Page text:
Even though it is one of the least pleasant side effects of a downturn, sometimes businesses are forced to lay off staff in order to survive. If you're unfamiliar with the process, redundancy can be a legal minefield, so you need to make sure you stay on the right side of the law. This guide will provide you with an introduction to making redundancies during a downturn.
One of the first ways of deciding on the pool of employees you will put forward for redundancy is to look at their skills - do you have too many people with a certain qualification? It's important to create a balanced workforce. Next, use appraisals to look at their performance - but remember, you will need to provide objective supporting evidence if you choose this method.
According to the law, you can't just cut back on employees - they need to be given a valid reason as to why you are making cutback. This could be because their place of work closes, or because their position becomes nullified by, for example, technology.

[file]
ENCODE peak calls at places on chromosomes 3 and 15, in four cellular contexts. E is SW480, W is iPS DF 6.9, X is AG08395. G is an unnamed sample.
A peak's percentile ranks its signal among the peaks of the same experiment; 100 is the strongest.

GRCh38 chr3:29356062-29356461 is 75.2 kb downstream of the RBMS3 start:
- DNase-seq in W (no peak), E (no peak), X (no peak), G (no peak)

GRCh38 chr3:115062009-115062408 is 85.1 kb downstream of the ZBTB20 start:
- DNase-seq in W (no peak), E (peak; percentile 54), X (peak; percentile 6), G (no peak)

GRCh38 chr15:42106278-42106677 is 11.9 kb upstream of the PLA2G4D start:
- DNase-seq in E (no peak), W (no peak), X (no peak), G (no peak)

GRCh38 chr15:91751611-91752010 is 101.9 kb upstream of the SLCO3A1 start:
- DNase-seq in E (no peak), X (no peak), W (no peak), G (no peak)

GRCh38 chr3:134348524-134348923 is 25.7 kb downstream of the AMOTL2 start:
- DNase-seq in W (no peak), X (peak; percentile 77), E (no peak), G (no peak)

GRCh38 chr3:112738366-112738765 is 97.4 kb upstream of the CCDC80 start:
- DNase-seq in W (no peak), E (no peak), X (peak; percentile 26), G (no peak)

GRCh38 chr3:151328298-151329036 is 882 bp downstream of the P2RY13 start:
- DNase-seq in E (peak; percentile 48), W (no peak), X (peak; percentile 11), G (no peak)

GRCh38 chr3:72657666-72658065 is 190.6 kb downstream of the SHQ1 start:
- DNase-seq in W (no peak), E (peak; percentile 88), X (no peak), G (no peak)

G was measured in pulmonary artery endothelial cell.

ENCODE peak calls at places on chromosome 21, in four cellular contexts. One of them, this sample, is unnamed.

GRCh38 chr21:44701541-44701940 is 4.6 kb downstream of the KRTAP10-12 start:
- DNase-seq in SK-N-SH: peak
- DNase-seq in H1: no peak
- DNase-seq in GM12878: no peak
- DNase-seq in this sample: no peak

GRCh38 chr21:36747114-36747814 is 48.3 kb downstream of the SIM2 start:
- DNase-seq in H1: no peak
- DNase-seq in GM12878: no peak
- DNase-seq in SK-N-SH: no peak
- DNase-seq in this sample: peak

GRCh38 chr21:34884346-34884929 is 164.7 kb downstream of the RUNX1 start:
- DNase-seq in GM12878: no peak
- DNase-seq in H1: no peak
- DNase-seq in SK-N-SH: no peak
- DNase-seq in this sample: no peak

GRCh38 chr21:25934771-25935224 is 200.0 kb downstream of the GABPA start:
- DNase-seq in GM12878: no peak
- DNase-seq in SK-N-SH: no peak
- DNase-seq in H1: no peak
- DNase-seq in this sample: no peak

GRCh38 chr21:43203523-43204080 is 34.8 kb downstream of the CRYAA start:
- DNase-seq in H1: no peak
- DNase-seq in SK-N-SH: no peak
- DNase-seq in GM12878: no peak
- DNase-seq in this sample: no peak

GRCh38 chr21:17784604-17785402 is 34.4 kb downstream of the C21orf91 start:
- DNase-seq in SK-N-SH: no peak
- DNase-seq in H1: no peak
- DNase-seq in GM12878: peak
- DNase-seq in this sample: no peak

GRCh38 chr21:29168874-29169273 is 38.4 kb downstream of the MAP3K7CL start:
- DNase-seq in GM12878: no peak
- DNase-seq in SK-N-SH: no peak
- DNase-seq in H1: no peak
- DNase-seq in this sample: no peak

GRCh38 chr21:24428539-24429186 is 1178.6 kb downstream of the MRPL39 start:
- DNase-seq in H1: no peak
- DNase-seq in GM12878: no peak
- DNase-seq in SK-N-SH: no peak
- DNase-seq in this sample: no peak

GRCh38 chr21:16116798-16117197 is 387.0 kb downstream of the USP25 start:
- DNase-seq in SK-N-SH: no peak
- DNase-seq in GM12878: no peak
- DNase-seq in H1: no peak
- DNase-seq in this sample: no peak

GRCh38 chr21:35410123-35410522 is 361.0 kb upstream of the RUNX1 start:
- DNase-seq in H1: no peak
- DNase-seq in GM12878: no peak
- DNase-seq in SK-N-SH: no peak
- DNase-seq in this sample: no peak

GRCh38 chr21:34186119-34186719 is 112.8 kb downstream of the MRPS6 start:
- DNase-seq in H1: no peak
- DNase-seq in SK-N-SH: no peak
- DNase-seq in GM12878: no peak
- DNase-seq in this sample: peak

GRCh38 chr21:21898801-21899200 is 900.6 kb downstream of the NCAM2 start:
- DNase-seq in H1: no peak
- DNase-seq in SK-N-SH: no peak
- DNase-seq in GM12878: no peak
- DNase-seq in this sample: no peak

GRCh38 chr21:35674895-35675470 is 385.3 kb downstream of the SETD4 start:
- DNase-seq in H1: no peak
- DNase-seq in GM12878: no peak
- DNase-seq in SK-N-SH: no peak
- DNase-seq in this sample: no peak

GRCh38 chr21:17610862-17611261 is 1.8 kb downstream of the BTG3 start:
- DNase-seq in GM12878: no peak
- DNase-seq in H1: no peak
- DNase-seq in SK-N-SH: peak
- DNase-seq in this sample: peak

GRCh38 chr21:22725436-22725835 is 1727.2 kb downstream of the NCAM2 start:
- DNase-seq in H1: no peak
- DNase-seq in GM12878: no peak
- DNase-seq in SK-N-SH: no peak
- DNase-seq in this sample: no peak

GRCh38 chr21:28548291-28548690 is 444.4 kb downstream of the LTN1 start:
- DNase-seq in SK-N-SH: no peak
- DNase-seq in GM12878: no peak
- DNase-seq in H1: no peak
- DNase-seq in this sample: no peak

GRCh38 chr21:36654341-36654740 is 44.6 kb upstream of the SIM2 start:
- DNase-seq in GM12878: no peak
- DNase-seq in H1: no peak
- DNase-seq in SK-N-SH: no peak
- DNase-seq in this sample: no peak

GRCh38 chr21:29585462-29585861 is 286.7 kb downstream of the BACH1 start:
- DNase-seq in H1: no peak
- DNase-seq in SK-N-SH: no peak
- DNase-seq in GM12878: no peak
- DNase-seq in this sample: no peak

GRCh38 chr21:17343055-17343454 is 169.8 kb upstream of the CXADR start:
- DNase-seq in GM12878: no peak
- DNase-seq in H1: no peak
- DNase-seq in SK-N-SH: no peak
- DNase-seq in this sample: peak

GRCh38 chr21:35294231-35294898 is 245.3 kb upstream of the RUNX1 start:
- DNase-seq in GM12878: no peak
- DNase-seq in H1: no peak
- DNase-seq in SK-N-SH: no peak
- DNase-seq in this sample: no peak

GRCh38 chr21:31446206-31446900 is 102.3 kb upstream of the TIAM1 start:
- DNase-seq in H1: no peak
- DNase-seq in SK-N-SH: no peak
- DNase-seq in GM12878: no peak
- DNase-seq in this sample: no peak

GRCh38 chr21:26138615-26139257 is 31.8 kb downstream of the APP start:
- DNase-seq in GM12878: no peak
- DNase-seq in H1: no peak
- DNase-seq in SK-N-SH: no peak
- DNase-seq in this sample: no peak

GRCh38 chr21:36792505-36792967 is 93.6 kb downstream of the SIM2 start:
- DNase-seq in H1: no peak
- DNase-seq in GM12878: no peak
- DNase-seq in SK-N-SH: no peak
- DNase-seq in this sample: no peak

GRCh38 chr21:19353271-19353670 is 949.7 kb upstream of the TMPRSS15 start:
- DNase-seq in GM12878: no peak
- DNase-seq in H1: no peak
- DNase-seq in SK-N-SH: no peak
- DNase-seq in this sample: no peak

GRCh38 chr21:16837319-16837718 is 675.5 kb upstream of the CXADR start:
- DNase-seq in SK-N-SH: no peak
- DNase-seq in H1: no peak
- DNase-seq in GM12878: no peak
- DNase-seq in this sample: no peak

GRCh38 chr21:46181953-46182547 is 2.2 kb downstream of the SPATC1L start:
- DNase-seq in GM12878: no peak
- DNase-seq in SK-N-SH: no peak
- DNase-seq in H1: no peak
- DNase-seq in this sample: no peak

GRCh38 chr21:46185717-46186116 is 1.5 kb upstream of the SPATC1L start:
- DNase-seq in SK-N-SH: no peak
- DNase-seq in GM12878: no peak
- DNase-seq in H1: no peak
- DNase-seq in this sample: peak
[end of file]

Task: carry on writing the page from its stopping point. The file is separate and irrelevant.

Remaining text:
In many cases, employees who have been made redundant have the right to receive a statutory redundancy payment (SRP). To receive an SRP, the worker must have been at the company for at least two years. The SRP is then calculated by looking at the employee's age, the amount of time they have worked for you, and their weekly pay. The maximum SRP is £9,900.
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